Carol Daniel Kasbari, Ph.D, is a social scientist with an interdisciplinary doctoral degree in conflict analysis and resolution with 20+ years of experience designing and leading programs in the field of conflict mitigation, peacebuilding, advocacy, and nonviolent resistance in very complex international environments focusing on the Middle East and North Africa (MENA) region and Europe. She is a Non-resident Scholar with MEI's Program on Palestine and Palestinian-Israeli Affairs, has participated in several second track negotiations of Palestinians and Israelis, and led hundreds of dialogue sessions among adversaries in different political contexts, including Palestine, Israel, Jordan, Iraq, Turkey, Cyprus, Greece, and Bosnia.
She was a consultant for UNESCO’s division of Freedom of Expression, Democracy and Peace for eight years, where she led media and education programs in the Middle East. And later on, she worked with the EU program for peace to lead and design educational programs and workshops for critical media consumption at several academic institutions in Arabic and English. In 2009, she led CMM programs funded by USAID and international NGO’s such as Search for Common Ground and Catholic Relief Services, where she ran multimillion-dollar programs on conflict sensitive reporting and peace journalism and trained hundreds of media professionals, facilitators and advocates from the region.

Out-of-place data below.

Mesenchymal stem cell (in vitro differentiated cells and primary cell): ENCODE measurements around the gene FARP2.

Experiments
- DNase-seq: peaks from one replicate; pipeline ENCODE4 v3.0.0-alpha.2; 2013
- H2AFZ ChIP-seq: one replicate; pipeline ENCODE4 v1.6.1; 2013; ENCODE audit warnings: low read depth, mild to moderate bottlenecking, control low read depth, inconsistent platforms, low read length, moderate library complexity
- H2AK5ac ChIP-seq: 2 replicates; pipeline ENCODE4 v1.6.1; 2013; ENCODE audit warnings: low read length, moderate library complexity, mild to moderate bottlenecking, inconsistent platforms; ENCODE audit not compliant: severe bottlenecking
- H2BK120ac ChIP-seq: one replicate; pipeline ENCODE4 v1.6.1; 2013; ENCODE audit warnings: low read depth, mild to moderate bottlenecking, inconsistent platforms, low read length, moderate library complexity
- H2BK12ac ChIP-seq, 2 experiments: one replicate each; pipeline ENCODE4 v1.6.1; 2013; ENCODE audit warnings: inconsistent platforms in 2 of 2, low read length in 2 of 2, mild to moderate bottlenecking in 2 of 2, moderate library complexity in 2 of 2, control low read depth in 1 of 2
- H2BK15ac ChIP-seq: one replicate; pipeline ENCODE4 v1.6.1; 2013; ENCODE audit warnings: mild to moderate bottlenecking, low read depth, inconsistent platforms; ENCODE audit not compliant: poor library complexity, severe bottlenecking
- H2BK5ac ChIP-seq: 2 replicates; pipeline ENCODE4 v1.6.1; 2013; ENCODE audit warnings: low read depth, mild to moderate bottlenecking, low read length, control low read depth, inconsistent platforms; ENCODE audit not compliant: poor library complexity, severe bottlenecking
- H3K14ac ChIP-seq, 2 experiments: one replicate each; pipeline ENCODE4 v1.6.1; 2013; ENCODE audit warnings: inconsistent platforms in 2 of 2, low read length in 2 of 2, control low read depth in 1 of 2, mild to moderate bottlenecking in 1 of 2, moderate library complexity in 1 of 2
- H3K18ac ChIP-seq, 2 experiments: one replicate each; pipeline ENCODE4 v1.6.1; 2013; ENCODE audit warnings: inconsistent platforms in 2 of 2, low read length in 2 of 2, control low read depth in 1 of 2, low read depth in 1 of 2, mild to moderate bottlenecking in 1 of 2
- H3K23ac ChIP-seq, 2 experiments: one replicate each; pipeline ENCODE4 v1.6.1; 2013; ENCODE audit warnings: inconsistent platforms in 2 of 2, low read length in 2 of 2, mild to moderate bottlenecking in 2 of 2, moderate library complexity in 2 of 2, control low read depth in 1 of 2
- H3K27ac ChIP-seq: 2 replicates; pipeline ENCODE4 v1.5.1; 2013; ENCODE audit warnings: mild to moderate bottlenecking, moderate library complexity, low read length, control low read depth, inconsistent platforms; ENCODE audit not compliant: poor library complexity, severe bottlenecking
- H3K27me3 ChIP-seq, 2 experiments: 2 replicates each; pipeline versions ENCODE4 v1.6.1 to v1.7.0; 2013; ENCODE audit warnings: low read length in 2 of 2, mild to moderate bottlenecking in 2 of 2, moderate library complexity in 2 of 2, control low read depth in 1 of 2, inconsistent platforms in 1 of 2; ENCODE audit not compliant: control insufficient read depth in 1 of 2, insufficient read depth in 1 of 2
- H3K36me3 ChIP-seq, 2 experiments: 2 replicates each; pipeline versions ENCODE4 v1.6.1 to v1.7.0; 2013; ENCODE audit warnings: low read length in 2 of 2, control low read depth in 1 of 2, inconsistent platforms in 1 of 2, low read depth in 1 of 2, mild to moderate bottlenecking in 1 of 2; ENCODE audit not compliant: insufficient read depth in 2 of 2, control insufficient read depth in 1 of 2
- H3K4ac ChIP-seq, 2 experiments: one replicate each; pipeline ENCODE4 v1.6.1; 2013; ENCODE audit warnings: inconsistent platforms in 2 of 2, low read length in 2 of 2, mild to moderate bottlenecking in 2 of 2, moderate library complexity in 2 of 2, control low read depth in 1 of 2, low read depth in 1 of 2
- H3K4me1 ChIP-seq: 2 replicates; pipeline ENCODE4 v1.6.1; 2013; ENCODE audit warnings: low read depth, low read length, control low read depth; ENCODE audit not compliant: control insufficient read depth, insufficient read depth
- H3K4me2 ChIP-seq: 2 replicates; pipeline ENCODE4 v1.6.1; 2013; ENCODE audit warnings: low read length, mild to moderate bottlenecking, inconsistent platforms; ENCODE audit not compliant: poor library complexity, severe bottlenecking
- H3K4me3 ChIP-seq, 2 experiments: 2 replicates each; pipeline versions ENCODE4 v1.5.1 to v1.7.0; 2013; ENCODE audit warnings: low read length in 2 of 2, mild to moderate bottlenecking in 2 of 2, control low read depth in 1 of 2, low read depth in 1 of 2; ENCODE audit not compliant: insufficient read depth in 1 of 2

She acquired her Ph.D. from the School for Conflict Analysis and Resolution (Carter School), at George Mason University in Virginia (https://activity.scar.gmu.edu/people/carol-kasbari), where she currently teaches as an adjunct professor. Her research captures the effects of “everyday resistance on relations of power in the Occupied Palestinian Territories” and she currently writes for peer reviewed academic articles on decolonizing resistance, the immediate outcomes of everyday resistance, and peacebuilding through the lenses of local ordinary citizens. She received numerous awards such as the John Burton award for her academic excellence twice, and James H. Laue Scholarship for her service to the field of conflict resolution. She also received the George Mason Provost fellowship for conducting her field research and in 2019 and the prestigious dissertation Award of the AAUW (American Association of University Women) in addition to the George Mason’s advisory board scholarship. She has written several papers and presentations, as well as a number of op-eds in The Washington Post, The New York Times, and local media outlets in the Middle East.
George Mason University, School for Conflict Analysis and Resolution, Arlington, VA: Doctor of Philosophy in Conflict Analysis and Resolution, May 2020.
Hebrew University of Jerusalem, Jerusalem: M.A., Management of Community Organizations, Non‐Profit Organizations and Public Policy, December 2000.
Hebrew University of Jerusalem, Jerusalem: B.A., Sociology and Anthropology & French Literature (Double Major), June 1997.
Arabic, Hebrew, English, French
Areas of Expertise
Arab-Israeli conflict; Middle East Peace Process; Palestinian politics, Everyday Resistance and Resistance Studies, Post Liberal Peace, Israeli Palestinian Conflict, Conflict Sensitive Reporting, Peace Journalism, civil society organizations and grassroots in Palestine, Second Track Negotiations.